When I unpack what happened with my friend's son, my friend and I both made assumptions about the boy's swimming ability that blurred our judgment. At the time, we weren't aware his age and sex put him at greater risk. Although AAP Bright Futures encourages pediatricians to discuss water safety during well visits, neither of us heard that from our children's doctors.
Another misconception about drowning is that it's loud and active, said William Ramos, a member of the American Red Cross Scientific Advisory Council. In reality, it's quick and quiet. "About 30 to 60 seconds is about all it takes," Ramos said. "The body goes into shock and all actions are made to attempt to keep the head above water. . . . We do not see a lot of waving and calling for help." A drowning person will bob in the water, but make no forward progress, he added.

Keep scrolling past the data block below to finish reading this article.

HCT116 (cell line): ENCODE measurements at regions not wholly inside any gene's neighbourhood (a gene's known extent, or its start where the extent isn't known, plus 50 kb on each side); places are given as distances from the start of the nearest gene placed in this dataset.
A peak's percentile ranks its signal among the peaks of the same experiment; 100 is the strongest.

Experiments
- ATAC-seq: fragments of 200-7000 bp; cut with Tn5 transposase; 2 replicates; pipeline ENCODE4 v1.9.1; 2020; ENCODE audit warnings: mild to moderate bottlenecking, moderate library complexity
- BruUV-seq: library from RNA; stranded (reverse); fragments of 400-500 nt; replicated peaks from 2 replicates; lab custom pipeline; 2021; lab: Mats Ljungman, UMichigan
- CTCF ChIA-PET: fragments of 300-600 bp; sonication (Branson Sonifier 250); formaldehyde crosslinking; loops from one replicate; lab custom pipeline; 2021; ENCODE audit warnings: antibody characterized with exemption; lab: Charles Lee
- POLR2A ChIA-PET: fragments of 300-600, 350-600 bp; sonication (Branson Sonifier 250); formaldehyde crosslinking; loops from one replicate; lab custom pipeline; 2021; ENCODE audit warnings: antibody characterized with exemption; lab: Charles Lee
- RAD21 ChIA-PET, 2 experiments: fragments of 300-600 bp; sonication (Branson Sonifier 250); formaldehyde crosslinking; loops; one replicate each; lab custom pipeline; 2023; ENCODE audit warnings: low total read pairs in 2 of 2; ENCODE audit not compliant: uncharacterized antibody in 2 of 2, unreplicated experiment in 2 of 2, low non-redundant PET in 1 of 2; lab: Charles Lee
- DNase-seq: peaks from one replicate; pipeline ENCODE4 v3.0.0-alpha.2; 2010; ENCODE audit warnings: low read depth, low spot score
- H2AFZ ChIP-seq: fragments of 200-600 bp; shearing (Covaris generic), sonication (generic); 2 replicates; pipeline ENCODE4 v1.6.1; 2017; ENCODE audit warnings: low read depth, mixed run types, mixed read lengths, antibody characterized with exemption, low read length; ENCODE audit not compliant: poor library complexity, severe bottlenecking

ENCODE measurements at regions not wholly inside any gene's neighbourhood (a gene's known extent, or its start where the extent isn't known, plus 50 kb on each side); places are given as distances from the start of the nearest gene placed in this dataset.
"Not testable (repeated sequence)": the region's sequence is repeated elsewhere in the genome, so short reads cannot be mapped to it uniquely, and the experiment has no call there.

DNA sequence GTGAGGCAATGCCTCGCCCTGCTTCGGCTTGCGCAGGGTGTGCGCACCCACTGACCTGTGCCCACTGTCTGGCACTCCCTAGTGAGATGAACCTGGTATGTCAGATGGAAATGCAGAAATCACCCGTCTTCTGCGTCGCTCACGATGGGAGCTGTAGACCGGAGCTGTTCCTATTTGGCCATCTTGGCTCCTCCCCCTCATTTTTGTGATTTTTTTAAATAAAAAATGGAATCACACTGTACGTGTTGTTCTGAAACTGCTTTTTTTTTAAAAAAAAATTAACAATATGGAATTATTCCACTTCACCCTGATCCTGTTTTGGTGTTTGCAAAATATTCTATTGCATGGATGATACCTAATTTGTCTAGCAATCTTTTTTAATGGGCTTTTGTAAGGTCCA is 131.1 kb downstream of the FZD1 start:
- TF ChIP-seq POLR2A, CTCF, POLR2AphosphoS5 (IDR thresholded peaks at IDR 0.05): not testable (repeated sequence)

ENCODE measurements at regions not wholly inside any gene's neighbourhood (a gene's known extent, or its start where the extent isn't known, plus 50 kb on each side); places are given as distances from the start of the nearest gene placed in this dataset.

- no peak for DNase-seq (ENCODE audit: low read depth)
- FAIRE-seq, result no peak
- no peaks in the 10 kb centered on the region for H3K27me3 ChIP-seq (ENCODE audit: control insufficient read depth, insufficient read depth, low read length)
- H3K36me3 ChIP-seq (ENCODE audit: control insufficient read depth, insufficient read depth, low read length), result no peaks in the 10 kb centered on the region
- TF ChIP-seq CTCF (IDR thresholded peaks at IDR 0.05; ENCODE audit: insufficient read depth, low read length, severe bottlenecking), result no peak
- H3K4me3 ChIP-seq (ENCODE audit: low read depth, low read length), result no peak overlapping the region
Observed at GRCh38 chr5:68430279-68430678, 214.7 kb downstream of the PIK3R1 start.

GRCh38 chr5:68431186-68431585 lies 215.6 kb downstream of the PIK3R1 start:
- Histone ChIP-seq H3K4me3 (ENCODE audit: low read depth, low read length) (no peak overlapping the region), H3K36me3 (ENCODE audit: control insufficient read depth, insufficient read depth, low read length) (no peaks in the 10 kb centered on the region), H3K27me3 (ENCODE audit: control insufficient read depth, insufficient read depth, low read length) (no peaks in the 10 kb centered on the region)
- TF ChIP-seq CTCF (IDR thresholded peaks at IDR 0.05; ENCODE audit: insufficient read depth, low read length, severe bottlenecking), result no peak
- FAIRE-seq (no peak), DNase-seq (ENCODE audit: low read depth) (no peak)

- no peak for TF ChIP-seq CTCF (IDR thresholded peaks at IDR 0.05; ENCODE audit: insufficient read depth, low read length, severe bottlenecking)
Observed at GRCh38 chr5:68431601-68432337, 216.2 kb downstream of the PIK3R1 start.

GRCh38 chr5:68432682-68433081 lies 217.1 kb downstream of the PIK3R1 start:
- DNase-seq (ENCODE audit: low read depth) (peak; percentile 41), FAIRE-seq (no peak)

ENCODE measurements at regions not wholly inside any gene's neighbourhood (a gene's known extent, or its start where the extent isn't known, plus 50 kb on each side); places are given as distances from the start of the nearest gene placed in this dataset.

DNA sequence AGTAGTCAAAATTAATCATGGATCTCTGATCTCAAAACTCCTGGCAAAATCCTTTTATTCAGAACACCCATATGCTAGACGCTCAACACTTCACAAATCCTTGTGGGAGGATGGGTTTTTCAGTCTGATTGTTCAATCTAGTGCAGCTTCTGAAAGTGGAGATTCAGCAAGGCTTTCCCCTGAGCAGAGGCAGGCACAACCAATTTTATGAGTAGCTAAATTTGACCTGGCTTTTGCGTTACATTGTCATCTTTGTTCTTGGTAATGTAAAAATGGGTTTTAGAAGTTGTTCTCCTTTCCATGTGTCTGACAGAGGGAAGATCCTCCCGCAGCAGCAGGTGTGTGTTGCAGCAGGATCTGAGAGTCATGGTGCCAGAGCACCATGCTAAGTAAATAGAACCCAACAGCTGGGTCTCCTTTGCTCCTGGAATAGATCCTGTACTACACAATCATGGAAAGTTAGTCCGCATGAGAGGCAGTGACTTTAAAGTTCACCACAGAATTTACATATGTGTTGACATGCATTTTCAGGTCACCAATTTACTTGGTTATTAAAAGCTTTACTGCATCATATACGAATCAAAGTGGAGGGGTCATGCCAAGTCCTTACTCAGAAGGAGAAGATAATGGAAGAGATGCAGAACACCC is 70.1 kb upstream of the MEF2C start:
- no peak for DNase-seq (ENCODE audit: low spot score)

(Recently, country star Granger Smith and his wife announced that their son, River, age 3, drowned in moments at their home.)
As important as it is to identify drowning, Denny said it's critical to know it happens both when children are expected to be around water and when they're not expected to be around water. In fact, according to the U.S. Consumer Product Safety Commission, 69 percent of children younger than 5 were not expected to be at or in the pool at the time of a drowning incident. That was the case for 3-year-old Levi Hughes, who drowned last June.
Levi's mother, Nicole Hughes, said she'd just split a brownie with him and was cleaning up after dinner when Levi slipped out of a room with 12 adults, down a flight of stairs and into the pool, which was not gated. The family was staying at a vacation home and had planned to crab hunt that evening.
"I put the brownie in my mouth, turned around and didn't even sit down," Hughes recalled. "I went outside to check and see if it was dark enough. I happened to glance over the balcony and saw the crab hunting shirt at the bottom."